Coral reefs in remote or protected areas can recover quickly after mass coral bleaching events, new research shows.
University of Exeter researchers are investigating "reef carbonate budgets" -- the net production or erosion of reef structure over time.
To study the impacts of climate change on reef functions, they examined 12 reefs in the remote Chagos Islands in the Indian Ocean before and after the global coral bleaching event in 2015/16.
In 2018, the formerly thriving reefs were "shrinking," with coral cover and carbonate production down by more than 70% and erosion processes exceeding new coral growth.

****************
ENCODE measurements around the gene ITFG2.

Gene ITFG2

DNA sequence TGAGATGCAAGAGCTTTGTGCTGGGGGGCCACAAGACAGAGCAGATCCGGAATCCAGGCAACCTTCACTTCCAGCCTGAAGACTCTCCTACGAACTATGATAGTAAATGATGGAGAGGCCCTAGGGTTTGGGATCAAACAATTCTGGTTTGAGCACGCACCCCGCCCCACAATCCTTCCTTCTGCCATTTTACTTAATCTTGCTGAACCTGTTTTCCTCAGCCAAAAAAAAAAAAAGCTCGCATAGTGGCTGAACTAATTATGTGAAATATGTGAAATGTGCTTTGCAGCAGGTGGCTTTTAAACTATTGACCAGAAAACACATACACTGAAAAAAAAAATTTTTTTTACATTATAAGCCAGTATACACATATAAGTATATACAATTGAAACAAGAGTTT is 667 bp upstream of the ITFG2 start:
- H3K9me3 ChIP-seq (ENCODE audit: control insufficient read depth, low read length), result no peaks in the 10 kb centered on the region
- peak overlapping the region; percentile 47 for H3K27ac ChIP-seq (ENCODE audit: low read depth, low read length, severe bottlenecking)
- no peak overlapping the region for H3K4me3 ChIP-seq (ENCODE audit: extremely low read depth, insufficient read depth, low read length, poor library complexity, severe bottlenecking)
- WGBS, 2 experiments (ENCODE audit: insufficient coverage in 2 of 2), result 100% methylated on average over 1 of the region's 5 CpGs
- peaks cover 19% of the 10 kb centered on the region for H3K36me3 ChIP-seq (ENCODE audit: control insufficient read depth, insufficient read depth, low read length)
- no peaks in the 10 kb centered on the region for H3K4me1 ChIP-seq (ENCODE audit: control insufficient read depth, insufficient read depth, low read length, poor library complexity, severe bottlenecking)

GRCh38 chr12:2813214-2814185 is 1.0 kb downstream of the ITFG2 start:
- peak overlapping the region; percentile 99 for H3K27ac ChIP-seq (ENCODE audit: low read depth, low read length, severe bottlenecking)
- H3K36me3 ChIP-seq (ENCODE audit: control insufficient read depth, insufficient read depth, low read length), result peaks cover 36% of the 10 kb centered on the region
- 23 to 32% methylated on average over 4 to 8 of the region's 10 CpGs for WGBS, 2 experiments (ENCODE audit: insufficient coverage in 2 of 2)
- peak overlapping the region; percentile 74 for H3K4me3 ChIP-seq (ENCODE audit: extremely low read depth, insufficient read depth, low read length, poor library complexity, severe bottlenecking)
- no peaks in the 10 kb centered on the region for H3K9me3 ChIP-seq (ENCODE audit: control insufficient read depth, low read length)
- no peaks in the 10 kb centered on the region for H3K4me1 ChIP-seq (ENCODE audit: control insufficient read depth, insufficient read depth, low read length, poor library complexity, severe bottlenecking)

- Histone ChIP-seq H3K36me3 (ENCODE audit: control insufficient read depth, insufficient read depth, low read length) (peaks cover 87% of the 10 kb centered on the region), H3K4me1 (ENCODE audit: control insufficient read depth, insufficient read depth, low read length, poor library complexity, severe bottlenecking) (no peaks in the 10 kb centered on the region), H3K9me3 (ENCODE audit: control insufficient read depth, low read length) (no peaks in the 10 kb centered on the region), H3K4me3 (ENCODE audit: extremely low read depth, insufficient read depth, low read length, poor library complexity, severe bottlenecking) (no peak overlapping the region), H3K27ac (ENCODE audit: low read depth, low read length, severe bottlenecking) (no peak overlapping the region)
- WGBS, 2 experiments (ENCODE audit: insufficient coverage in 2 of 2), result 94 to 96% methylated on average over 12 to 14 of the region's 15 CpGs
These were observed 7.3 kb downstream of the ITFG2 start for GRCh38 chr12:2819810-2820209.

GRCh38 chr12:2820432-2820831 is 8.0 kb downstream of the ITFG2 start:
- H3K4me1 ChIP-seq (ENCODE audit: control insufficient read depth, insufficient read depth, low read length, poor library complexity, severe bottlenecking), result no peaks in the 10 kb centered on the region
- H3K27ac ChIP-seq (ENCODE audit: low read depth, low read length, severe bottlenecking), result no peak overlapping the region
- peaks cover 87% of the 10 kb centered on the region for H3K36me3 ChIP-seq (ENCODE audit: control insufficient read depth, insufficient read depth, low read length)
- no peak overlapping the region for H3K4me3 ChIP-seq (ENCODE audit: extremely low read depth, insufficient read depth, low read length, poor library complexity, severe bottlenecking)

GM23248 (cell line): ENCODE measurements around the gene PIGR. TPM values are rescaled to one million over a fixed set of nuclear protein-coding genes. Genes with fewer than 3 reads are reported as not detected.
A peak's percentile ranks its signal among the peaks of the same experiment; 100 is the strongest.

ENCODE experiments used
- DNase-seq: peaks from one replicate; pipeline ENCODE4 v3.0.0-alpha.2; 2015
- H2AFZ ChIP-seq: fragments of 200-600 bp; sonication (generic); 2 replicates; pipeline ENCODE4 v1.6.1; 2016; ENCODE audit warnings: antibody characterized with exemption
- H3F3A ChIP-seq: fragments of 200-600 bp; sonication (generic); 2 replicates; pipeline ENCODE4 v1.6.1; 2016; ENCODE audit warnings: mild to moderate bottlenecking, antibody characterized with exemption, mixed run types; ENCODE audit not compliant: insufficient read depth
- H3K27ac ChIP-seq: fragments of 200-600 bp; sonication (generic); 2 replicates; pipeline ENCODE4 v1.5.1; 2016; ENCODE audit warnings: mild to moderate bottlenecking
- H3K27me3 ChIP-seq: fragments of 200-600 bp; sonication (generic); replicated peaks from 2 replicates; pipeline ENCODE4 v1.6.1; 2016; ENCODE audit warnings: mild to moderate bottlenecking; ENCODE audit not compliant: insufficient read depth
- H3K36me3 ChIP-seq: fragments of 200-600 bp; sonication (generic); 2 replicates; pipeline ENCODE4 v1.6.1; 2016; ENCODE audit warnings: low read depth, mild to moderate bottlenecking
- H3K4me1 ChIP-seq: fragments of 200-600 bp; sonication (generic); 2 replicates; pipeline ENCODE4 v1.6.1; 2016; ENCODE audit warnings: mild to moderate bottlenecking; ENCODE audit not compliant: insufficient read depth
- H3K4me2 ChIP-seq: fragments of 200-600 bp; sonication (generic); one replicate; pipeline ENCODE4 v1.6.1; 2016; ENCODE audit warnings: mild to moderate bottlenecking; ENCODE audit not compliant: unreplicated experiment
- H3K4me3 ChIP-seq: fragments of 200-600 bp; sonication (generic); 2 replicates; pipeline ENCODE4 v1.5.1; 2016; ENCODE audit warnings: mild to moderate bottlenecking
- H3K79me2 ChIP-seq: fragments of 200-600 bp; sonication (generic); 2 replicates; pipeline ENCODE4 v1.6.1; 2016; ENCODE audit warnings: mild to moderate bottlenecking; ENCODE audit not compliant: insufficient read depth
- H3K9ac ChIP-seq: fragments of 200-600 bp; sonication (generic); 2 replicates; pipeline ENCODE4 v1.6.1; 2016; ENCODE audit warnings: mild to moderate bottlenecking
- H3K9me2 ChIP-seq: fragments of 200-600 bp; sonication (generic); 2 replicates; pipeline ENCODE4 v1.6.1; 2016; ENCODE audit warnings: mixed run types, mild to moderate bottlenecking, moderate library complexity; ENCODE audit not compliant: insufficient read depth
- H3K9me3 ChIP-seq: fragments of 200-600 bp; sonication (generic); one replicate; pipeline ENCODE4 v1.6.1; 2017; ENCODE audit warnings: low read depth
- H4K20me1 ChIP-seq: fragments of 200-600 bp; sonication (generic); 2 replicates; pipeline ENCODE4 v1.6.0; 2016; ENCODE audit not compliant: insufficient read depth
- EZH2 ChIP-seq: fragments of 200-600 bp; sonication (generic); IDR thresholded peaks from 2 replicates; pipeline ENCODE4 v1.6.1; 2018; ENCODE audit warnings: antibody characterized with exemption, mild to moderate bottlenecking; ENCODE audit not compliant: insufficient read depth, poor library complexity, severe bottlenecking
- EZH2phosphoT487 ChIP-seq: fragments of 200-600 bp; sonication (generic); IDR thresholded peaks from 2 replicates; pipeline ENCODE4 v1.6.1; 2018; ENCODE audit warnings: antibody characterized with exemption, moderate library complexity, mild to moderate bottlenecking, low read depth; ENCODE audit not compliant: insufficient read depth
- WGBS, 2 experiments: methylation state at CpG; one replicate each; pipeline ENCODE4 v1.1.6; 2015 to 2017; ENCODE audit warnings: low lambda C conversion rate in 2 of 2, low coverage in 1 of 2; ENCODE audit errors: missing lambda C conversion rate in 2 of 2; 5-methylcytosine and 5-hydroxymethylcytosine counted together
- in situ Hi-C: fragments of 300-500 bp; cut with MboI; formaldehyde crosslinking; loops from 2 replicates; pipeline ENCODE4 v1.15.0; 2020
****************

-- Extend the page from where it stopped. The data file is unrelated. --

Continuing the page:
When the researchers returned in 2021, all reefs were on a trajectory of recovery, although the speed varied from place to place.
Where key coral species returned quickly and the underlying physical reef structure had stayed intact, reefs showed a rapid transition back to positive growth only six years after the bleaching event.
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